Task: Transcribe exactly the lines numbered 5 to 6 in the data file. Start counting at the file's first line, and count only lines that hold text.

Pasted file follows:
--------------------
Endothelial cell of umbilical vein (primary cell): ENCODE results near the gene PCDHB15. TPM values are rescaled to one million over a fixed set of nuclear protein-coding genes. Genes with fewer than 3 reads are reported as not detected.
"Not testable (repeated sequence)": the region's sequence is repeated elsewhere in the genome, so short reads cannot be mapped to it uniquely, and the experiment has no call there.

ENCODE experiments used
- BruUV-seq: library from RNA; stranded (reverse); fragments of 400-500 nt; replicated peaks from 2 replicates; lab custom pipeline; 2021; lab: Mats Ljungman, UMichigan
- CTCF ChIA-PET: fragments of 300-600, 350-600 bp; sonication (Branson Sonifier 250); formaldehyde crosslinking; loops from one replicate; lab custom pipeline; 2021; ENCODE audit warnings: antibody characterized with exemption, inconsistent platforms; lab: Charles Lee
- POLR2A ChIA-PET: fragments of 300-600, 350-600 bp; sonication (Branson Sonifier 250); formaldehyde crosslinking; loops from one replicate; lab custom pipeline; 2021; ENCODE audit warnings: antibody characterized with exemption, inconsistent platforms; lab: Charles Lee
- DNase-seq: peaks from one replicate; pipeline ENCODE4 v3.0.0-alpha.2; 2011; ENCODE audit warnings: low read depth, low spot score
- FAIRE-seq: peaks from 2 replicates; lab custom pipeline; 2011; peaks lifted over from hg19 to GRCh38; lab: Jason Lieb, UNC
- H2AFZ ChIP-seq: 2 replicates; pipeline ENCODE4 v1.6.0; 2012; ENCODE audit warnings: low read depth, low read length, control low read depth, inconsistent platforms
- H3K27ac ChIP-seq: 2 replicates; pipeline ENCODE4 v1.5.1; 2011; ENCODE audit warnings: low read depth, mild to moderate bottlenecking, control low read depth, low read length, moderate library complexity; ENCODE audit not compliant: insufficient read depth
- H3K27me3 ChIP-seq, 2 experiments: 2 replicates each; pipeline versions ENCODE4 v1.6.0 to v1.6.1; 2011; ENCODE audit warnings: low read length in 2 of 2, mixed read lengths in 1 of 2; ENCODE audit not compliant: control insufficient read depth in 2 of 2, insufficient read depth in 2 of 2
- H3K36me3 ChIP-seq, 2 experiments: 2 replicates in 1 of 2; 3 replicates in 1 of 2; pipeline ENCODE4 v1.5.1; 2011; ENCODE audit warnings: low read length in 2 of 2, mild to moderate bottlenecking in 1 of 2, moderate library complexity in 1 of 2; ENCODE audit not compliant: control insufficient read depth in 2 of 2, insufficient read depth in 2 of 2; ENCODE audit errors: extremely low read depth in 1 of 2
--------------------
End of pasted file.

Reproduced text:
- CTCF ChIA-PET: fragments of 300-600, 350-600 bp; sonication (Branson Sonifier 250); formaldehyde crosslinking; loops from one replicate; lab custom pipeline; 2021; ENCODE audit warnings: antibody characterized with exemption, inconsistent platforms; lab: Charles Lee
- POLR2A ChIA-PET: fragments of 300-600, 350-600 bp; sonication (Branson Sonifier 250); formaldehyde crosslinking; loops from one replicate; lab custom pipeline; 2021; ENCODE audit warnings: antibody characterized with exemption, inconsistent platforms; lab: Charles Lee